As well as considering the listening tips during the conversation, it can help to prepare for your conversation and create a listening mindset that you can apply in any conversation.
To start with….
Think about the best listener you know. What do they do well? What questions do they ask?
Think about the type of listener you want to be. How would you like people to describe you? Ask yourself what it would take to get there.
During the conversation
Take time to ask “How are you?”. How often do you ask how someone is, wait for the obligatory ‘I am good, thanks’ and then jump into the next conversation?
Try to stop, pause and maybe ask them again ‘are you really ok?’ or asking a more open-ended ‘what’s going on with you?‘ With this, you allow them more time to open up and really believe you care about how they are, rather than simply being polite.
Summarise the end of a conversation. This can feel a bit weird (particularly outside of a work-setting) but will show that you have listened and understood the person. Getting used to summarising will show you how well you have listened as well and where you can make improvements in your active listening.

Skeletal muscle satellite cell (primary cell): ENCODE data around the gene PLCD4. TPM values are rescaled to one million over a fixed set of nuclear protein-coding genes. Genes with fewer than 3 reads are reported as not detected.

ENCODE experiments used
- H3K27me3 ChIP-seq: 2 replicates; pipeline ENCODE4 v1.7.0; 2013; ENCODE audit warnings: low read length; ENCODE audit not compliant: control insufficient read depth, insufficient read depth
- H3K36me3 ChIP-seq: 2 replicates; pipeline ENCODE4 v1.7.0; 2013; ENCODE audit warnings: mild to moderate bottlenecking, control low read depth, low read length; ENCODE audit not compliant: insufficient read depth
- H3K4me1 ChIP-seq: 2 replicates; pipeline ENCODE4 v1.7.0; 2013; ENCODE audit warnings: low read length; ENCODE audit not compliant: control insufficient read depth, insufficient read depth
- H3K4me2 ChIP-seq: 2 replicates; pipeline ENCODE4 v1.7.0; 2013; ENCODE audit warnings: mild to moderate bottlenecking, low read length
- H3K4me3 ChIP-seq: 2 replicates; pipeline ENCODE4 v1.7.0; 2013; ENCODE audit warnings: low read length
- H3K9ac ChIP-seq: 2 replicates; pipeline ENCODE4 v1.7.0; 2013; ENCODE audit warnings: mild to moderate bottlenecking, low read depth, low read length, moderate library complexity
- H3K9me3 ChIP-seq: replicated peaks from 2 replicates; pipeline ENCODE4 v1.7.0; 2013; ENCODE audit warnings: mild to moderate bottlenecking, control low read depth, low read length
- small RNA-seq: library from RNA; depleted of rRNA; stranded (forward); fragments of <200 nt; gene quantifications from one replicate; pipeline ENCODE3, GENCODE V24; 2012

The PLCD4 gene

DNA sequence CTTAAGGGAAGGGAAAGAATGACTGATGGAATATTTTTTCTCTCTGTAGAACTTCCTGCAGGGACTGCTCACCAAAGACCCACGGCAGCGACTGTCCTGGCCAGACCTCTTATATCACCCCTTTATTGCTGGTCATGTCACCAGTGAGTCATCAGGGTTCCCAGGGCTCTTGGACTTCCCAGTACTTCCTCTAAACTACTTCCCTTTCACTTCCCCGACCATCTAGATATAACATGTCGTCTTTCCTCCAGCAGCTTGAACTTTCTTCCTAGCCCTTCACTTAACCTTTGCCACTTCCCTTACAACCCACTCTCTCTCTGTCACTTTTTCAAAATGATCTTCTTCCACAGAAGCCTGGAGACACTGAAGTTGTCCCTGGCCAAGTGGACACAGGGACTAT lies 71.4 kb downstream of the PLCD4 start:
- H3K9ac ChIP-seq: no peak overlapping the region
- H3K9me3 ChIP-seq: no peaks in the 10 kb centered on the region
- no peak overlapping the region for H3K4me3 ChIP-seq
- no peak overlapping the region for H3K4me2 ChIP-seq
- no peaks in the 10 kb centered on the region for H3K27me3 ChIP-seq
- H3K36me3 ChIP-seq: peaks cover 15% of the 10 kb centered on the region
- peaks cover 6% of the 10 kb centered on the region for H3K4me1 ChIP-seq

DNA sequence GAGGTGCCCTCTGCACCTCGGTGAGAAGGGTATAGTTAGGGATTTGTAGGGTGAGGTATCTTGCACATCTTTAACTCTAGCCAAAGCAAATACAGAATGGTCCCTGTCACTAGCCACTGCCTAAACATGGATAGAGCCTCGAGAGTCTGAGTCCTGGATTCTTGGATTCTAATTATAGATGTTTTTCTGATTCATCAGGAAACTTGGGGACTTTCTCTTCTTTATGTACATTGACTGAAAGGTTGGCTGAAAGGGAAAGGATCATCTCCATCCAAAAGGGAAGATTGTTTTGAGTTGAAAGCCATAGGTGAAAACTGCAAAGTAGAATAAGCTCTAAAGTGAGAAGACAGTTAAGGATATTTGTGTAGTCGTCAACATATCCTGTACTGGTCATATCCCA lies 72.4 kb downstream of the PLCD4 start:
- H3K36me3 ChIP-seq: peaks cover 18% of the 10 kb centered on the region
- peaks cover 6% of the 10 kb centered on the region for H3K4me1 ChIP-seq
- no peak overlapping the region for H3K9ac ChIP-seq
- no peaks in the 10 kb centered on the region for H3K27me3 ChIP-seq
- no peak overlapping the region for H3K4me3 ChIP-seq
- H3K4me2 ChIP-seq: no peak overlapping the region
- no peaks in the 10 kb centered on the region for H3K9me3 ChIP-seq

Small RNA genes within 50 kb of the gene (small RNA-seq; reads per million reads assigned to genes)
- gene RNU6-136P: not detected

Only ask open-ended questions: Try having a 10-15-minute conversation where you only ask open-ended questions. Reflect on how this affected the conversation. Alternatively, if you find that you slip into asking a yes/no question, consider the different ways you could have asked the question to get a more substantial result.
As you develop your listening skills, consider the impact your listening is having on others. For example;
- Are people telling you things they haven’t told others?
- Check that you are not the one always changing the topic
- Listen out for phrases like ‘oh I hadn’t thought about it like that’ or ‘yes exactly- you get it!‘
- Are people thanking you for listening?
- Are you learning?
Looking To Improve Your Listening Or Want To Be Listened To?
Are you looking to improve your listening skills at work with your team or at home with your family? Perhaps you’re looking for someone who will truly listen to you and help you work towards your goals? As well as being an active listener, I am also a Progress Coach and here to help you get the most out of every situation.
Whether you want to develop your listening and understand how active listening can improve both professional and personal relationships or you’re looking to unburden your thoughts, feelings and concerns with someone that truly gets you, then I’m here for you.
Let’s start listening today by booking a free consultation call.
Further reading – Check out ‘You’re not Listening’ by Kate Murphy – book & audiobook available.